What You Need To Know About Heavy Periods

It’s not uncommon to have heavy periods – but if you’ve ever wondered whether your flow is a cause for concern, or you’re just looking for ways to support your body during this time of the month, consider what these four women’s health experts had to say…
By Tor West /

First, how much blood does the average woman lose during her period?

“On average, between 5ml and 80ml of menstrual fluid leaves your body during a period. However, it can be very tricky to measure how much blood you lose during your period – unless you use a menstrual cup, it’s almost impossible. Instead, look at metrics during your period which can help you work out whether your flow is heavy or not. If you need to change your tampon or pad every one to two hours, need to use two types of period product together, pass clots bigger than 2.5cm, bleed through your clothes, or if your period lasts longer than seven days, these are signs of a heavy flow. It’s also not normal to feel tired or breathless or avoid daily life because you are worried about your period.” – Natasha Richardson, medical herbalist & founder of Forage Botanicals 

How common is a heavy flow?

“Around one in 20 women go to their GP each year because of heavy periods. Up to a quarter of women experience at least one episode of ‘dysfunctional uterine bleeding’ (heavy bleeding due to hormonal disturbances) and one in five women in the UK have a hysterectomy (surgery to remove the womb) before the age of 60, mainly to alleviate heavy bleeding.” – Dr Georgina Leslie, gynaecologist & medical advisor for Yoppie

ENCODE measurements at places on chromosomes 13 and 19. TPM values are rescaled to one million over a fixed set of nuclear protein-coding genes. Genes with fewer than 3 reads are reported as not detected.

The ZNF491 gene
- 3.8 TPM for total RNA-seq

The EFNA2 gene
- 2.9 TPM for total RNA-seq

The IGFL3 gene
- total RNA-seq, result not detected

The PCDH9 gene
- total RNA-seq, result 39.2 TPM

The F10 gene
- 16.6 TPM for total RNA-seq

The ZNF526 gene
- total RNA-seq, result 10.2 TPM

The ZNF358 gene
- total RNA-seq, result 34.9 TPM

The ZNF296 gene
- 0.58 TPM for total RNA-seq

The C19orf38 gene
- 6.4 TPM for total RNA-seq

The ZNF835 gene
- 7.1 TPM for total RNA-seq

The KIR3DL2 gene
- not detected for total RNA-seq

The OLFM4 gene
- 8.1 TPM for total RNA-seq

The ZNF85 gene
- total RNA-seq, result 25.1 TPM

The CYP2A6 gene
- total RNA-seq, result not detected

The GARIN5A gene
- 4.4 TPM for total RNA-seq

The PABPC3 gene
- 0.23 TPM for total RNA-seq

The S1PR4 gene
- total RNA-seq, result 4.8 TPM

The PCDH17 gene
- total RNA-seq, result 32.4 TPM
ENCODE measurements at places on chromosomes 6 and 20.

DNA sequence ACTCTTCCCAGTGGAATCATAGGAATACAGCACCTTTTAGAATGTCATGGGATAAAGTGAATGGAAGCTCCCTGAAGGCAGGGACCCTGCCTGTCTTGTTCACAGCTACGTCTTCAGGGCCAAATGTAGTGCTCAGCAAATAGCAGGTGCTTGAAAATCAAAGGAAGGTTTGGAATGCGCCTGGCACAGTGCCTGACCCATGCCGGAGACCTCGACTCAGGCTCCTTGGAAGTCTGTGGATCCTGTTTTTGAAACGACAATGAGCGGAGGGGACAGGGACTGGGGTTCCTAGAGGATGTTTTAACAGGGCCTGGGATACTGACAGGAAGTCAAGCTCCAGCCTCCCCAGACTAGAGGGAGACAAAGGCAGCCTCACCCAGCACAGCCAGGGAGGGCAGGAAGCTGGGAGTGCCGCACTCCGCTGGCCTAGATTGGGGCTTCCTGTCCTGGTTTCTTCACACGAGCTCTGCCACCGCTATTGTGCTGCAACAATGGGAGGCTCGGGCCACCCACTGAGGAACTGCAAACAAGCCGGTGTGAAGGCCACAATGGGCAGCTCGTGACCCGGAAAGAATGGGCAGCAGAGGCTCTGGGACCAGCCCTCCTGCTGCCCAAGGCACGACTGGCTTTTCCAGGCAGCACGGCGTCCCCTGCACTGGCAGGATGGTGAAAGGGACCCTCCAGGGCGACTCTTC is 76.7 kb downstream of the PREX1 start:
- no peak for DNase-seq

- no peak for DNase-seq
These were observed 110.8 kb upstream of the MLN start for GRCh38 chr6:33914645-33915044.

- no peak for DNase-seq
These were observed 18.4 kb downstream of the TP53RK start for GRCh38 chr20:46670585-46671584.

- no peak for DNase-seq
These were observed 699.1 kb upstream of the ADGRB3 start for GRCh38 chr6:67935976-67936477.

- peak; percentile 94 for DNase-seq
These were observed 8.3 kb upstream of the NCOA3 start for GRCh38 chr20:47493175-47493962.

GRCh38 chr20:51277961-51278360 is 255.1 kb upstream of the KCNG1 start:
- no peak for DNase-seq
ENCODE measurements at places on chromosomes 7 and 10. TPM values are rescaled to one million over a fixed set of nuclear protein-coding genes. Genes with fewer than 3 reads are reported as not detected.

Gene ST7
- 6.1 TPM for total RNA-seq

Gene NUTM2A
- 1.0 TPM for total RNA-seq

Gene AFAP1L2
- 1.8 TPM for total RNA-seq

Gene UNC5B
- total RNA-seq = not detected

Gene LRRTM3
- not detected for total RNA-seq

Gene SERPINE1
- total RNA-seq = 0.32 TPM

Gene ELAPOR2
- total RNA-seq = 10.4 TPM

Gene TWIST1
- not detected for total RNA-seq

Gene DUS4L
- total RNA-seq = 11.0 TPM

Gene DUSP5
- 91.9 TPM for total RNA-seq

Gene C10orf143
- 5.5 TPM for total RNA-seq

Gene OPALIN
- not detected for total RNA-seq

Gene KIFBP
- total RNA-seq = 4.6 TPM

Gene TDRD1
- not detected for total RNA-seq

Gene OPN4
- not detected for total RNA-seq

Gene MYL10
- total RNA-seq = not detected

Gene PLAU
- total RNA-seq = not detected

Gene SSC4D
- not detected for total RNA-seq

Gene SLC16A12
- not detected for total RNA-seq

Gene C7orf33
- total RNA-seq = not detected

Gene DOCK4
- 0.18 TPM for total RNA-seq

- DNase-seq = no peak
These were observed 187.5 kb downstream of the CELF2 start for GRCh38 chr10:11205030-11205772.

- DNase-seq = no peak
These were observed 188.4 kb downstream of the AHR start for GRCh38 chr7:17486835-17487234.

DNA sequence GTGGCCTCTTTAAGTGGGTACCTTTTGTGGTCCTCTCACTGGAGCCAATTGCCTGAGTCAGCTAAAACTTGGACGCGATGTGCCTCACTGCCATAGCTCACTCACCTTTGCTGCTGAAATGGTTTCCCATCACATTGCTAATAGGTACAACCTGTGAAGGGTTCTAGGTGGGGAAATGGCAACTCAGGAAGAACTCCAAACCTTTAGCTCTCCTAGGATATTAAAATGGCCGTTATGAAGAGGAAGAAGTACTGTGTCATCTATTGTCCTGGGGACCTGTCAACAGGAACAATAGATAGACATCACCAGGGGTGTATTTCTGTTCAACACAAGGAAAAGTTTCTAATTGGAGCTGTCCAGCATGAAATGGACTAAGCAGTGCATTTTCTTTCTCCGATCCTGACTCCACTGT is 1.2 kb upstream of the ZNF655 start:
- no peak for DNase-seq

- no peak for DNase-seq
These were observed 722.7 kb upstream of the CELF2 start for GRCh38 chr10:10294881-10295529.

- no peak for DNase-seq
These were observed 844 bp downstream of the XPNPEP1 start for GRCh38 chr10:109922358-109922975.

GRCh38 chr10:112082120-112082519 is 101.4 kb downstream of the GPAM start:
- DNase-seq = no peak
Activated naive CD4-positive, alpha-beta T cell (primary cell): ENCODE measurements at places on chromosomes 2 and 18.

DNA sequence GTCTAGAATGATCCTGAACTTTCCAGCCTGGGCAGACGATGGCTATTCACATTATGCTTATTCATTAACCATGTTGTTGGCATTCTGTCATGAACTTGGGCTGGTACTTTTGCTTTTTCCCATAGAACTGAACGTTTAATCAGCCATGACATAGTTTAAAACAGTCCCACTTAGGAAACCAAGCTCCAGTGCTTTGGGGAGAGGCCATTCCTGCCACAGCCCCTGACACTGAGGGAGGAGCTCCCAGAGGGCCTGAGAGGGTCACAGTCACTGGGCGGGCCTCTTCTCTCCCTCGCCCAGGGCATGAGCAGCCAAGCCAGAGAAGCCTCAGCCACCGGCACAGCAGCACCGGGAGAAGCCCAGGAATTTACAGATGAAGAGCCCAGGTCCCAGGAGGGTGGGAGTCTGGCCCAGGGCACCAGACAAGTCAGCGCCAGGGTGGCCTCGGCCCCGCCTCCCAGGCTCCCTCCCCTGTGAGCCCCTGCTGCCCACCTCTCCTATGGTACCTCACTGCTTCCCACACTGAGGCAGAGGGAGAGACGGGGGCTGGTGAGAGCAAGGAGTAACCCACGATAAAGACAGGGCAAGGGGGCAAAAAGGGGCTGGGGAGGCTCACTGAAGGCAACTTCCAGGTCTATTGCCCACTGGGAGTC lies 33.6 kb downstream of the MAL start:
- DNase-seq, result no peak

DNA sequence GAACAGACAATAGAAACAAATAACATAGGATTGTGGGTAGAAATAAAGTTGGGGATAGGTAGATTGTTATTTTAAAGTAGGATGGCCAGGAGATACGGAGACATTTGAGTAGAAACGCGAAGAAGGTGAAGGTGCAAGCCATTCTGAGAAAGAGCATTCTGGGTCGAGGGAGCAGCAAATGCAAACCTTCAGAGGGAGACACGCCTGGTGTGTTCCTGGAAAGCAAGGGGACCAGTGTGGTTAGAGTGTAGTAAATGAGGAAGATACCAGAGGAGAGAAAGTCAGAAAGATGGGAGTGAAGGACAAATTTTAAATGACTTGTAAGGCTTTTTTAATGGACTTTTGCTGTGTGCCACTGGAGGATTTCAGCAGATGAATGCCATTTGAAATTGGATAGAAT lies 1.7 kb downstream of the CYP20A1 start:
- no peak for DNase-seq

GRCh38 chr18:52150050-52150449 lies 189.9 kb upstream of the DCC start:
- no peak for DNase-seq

What causes heavy periods?

“There are several causes of heavy periods. They can be caused by a deficiency in vitamin K or an imbalance between oestrogen and progesterone, where oestrogen levels are higher in relation to progesterone in the second half of the menstrual cycle, or you’re not making progesterone when you ovulate.” – Le’Nise Brothers, nutritionist & author of You Can Have A Better Period

“Heavy bleeding can be a sign of fibroids and polyps (benign, non-cancerous growths in the uterus) or endometriosis, a condition where tissues from the uterine lining are found outside the uterus. It can also be a symptom of PCOS, a condition that impacts how the ovaries work. With PCOS, periods may be irregular but can also become heavier as the womb lining has more time to thicken, meaning there’s ultimately more to shed. Being overweight can also impact your flow – fat tissue is a major source of oestrogen, the hormone responsible for building up your uterine lining. Higher oestrogen levels will lead to a thicker uterine lining, which can result in a much heavier period. Thyroid issues can also cause problems, especially an underactive thyroid, while the copper coil can also result in heavier periods. Although less common, it can also be a sign of a bleeding disorder, when your body’s natural blood-clotting agents involved in limiting the blood you use during a period are deficient.” – Zoe Sever, clinical lead at Unfabled